Top 5 stories of the week: DeepMind and OpenAI advancements, Intel’s plan for GPUs, Microsoft’s zero-day flaws

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This week, Googled-owned tech lab, DeepMind, unveiled its first AI that is capable of creating its own algorithms to speed up matrix multiplication. Though it’s taught in high school math, matrix multiplication is actually fundamental to computational tasks and remains a core operation in neural networks.

In the same vein, OpenAI this week announced the release of Whisper — its open-source, deep learning model for speech recognition. The company claims the technology already shows promising results transcribing audio in several languages.

Joining the innovation sprint this week, Intel detailed a plan to make developers’ lives a bit easier, with a goal to make it possible to build an application once that can run on any operating system. Historically, this was a goal of the Java programming language, but even today the process is not uniform across the computing landscape — something Intel hopes to change.

On the security front, enterprise leaders had several new announcements to take note of this week, including the zero-day flaw exploit in Microsoft’s Exchange Server. The company confirmed that a suspected state-sponsored threat actor was able to successfully exfiltrate data from fewer than 10 organizations using its staple platform. 

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While it’s no secret that attacks like these continue to expand in both volume and intensity — the methods for preventing attacks are also evolving. Vulnerability solutions provider Tenable is one that has evolved to change its main focus, too. This week, the company announced it’s shifting its focus from vulnerability management to attack surface management and released a new tool for enterprises with that focus. 

Here’s more from our top five tech stories of the week:

  1. DeepMind unveils first AI to discover faster matrix multiplication algorithms
    Can artificial intelligence (AI) create its own algorithms to speed up matrix multiplication, one of machine learning’s most fundamental tasks? In a paper published in Nature, DeepMind unveiled AlphaTensor, the “first artificial intelligence system for discovering novel, efficient and provably correct algorithms.” The Google-owned lab said the research “sheds light” on a 50-year-old open question in mathematics about finding the fastest way to multiply two matrices.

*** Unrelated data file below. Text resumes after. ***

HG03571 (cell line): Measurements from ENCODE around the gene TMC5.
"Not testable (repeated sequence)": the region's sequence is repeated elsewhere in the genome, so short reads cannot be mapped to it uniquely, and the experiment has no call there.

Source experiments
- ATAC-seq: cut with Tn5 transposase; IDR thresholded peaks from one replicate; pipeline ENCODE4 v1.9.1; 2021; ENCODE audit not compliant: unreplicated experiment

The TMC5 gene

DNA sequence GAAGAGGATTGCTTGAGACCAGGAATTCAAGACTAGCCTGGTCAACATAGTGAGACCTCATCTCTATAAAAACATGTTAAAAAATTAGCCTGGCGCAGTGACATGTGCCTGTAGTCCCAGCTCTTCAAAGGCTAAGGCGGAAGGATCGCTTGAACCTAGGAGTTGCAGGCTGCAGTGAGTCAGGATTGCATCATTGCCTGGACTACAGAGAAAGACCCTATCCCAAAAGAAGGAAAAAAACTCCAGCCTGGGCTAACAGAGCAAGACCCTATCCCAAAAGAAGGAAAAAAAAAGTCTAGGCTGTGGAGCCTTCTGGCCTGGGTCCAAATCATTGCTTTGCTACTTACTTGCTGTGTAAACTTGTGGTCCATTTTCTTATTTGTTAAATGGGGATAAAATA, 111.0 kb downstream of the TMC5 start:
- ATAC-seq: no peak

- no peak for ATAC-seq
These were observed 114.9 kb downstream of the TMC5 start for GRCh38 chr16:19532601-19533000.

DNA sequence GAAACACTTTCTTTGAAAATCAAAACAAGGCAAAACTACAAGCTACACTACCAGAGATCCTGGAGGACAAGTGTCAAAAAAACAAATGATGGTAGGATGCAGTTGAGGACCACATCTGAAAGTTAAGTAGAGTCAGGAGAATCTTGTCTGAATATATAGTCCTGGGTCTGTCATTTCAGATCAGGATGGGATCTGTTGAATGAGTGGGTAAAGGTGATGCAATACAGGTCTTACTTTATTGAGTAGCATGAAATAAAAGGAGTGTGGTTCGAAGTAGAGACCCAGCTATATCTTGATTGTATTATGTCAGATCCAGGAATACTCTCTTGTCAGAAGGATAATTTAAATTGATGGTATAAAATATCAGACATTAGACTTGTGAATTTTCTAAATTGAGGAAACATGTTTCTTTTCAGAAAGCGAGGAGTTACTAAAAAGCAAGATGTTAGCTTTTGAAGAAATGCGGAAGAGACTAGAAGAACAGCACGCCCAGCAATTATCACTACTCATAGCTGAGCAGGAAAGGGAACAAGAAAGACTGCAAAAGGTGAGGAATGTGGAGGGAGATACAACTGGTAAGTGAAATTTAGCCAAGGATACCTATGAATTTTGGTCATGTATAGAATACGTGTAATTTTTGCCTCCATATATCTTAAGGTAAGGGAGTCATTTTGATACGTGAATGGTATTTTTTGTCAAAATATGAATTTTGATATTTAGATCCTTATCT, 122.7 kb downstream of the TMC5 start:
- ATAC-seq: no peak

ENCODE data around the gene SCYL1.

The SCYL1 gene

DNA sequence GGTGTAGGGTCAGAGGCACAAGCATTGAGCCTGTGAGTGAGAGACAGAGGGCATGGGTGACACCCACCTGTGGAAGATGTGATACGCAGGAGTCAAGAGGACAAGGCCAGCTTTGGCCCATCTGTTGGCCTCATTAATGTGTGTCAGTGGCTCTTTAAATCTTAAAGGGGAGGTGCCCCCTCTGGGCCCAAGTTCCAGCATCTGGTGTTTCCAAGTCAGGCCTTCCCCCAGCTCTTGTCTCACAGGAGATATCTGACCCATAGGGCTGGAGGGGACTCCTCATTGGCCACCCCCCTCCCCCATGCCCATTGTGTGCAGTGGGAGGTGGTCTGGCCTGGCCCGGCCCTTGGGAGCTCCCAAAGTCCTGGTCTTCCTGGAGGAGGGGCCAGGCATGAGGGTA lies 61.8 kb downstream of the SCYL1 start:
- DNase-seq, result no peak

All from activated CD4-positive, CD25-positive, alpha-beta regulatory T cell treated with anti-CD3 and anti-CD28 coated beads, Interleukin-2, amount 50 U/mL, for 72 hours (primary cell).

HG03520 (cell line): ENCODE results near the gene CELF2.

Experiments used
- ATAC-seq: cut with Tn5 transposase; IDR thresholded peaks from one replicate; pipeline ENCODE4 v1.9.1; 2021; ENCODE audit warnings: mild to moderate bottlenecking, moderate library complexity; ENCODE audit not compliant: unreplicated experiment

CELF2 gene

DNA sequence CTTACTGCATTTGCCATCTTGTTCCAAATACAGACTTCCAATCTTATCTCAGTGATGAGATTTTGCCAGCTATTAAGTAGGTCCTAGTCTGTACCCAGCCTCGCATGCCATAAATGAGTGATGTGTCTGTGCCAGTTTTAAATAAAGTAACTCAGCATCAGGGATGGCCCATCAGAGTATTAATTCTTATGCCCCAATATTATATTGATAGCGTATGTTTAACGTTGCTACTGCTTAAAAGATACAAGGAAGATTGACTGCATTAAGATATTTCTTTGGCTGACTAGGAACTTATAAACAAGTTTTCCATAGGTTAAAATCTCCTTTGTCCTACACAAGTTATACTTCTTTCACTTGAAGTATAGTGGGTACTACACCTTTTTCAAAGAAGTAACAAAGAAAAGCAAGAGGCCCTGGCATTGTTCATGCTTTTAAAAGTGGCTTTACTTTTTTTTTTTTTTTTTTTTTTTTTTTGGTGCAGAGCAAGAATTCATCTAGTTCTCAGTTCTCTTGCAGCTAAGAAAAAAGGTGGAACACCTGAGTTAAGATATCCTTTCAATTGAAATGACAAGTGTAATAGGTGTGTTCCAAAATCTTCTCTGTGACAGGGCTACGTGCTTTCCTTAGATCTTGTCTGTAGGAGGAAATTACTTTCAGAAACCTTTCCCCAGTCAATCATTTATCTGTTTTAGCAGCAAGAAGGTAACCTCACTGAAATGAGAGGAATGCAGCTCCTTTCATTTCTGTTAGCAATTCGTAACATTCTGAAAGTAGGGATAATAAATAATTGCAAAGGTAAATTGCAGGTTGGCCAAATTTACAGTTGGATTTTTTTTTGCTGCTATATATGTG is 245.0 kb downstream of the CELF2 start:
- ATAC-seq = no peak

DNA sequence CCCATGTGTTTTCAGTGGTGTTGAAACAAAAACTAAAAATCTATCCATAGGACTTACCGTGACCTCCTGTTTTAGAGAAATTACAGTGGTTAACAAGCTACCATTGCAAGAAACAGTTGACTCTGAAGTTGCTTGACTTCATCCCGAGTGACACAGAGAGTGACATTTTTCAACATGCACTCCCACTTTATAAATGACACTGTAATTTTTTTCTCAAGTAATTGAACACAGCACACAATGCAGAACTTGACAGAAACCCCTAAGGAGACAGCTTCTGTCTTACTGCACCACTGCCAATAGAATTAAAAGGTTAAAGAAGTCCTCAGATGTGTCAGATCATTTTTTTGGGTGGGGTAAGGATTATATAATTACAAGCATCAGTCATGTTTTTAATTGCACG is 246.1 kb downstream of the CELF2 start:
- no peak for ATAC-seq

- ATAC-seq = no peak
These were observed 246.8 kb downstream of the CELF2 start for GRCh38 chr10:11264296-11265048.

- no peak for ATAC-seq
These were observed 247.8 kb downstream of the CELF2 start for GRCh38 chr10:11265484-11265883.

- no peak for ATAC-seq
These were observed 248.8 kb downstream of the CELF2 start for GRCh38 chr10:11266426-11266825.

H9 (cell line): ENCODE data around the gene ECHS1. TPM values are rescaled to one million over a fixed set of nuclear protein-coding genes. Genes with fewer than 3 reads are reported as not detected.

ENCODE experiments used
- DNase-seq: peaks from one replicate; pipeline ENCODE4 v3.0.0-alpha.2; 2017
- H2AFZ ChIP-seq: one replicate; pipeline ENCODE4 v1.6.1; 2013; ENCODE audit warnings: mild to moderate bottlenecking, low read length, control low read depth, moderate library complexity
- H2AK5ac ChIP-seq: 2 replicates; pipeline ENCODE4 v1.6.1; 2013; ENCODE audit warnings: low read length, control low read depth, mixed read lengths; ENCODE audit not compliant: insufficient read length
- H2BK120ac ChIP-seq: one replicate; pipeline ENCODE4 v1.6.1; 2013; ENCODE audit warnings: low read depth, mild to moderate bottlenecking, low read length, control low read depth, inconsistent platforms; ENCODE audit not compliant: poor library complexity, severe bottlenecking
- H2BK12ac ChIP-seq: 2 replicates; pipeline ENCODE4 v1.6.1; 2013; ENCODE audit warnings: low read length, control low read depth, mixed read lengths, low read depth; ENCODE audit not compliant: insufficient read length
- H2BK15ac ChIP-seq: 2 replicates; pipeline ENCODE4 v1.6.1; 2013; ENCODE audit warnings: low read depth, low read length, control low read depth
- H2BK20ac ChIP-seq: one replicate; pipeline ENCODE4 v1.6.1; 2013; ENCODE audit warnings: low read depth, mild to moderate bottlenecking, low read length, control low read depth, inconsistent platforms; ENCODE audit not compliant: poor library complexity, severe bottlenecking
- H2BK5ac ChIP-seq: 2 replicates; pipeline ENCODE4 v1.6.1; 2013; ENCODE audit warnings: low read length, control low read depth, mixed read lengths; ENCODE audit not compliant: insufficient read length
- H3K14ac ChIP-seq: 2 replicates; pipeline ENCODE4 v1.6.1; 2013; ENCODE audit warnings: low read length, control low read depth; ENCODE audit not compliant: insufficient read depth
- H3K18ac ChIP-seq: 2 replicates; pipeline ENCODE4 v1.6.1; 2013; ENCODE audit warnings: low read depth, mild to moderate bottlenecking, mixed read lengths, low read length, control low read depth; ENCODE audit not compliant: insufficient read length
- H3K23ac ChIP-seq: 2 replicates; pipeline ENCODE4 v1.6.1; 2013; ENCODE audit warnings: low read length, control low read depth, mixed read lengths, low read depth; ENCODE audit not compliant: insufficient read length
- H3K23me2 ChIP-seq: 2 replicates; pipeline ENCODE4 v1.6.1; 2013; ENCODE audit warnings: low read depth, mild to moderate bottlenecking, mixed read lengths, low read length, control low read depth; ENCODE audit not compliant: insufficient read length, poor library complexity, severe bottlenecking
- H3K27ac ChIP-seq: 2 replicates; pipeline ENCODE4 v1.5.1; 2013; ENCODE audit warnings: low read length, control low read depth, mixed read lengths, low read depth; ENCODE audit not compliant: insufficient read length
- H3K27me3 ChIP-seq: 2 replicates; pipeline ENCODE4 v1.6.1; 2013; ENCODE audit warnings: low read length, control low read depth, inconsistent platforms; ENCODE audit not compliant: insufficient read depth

AlphaTensor, according to a DeepMind blog post, builds upon AlphaZero, an agent that has shown superhuman performance on board games like chess and Go. This new work takes the AlphaZero journey further, moving from playing games to tackling unsolved mathematical problems.

    This research delves into how AI could be used to improve computer science itself.


  1. Intel CTO wants developers to build once, then run on any GPU
    More than two decades ago, the Java programming language, originally developed by Sun Microsystems, offered developers the promise of being able to build an application once and then have it run on any operating system.

    The ability to build once and run anywhere, however, is not uniform across the computing landscape in 2022. It’s a situation that Intel is looking to help change, at least when it comes to accelerated computing and the use of GPUs. 

    Intel is contributing heavily to the open-source SYCL specification (SYCL is pronounced like “sickle”) that aims to do for GPU and accelerated computing what Java did decades ago for application development.


  1. Tenable: Vulnerability management is out, attack surface management is in
    Vulnerability solutions provider, Tenable, has launched a new cloud-based exposure management platform, known as Tenable One, designed to discover assets and assess risk across the entire attack surface.

    Exposure management gives security teams a broader view of the attack surface, offering the ability to conduct attack path analysis to analyze attack paths from externally identified points to internal assets. It also allows organizations to create a centralized inventory of all IT, cloud, Active Directory and web assets.


  1. Microsoft confirms hackers are actively exploiting Exchange zero-day flaws
    Microsoft Exchange Server is one of those enterprise staples, but it’s also a key target for cybercriminals. Last week, GTSC reported attacks had begun chaining two new zero-day Exchange exploits as part of coordinated attacks. 

    While information is limited, Microsoft has confirmed in a blog post that these exploits have been used by a suspected state-sponsored threat actor to target fewer than 10 organizations and successfully exfiltrate data.


  1. How will OpenAI’s Whisper model impact AI applications?
    Last week, OpenAI released Whisper, an open-source deep learning model for speech recognition. OpenAI’s tests on Whisper show promising results in transcribing audio not only in English, but also in several other languages.

    Developers and researchers who have experimented with Whisper are also impressed with what the model can do. However, what is perhaps equally important is what Whisper’s release tells us about the shifting culture in artificial intelligence (AI) research and the kind of applications we can expect in the future.


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